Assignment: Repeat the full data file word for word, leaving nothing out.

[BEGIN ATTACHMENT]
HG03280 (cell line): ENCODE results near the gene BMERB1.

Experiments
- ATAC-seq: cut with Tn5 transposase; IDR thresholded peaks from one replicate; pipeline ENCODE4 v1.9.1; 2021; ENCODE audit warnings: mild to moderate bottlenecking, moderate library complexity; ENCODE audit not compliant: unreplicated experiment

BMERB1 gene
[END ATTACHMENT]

HG03280 (cell line): ENCODE results near the gene BMERB1.

Experiments
- ATAC-seq: cut with Tn5 transposase; IDR thresholded peaks from one replicate; pipeline ENCODE4 v1.9.1; 2021; ENCODE audit warnings: mild to moderate bottlenecking, moderate library complexity; ENCODE audit not compliant: unreplicated experiment

BMERB1 gene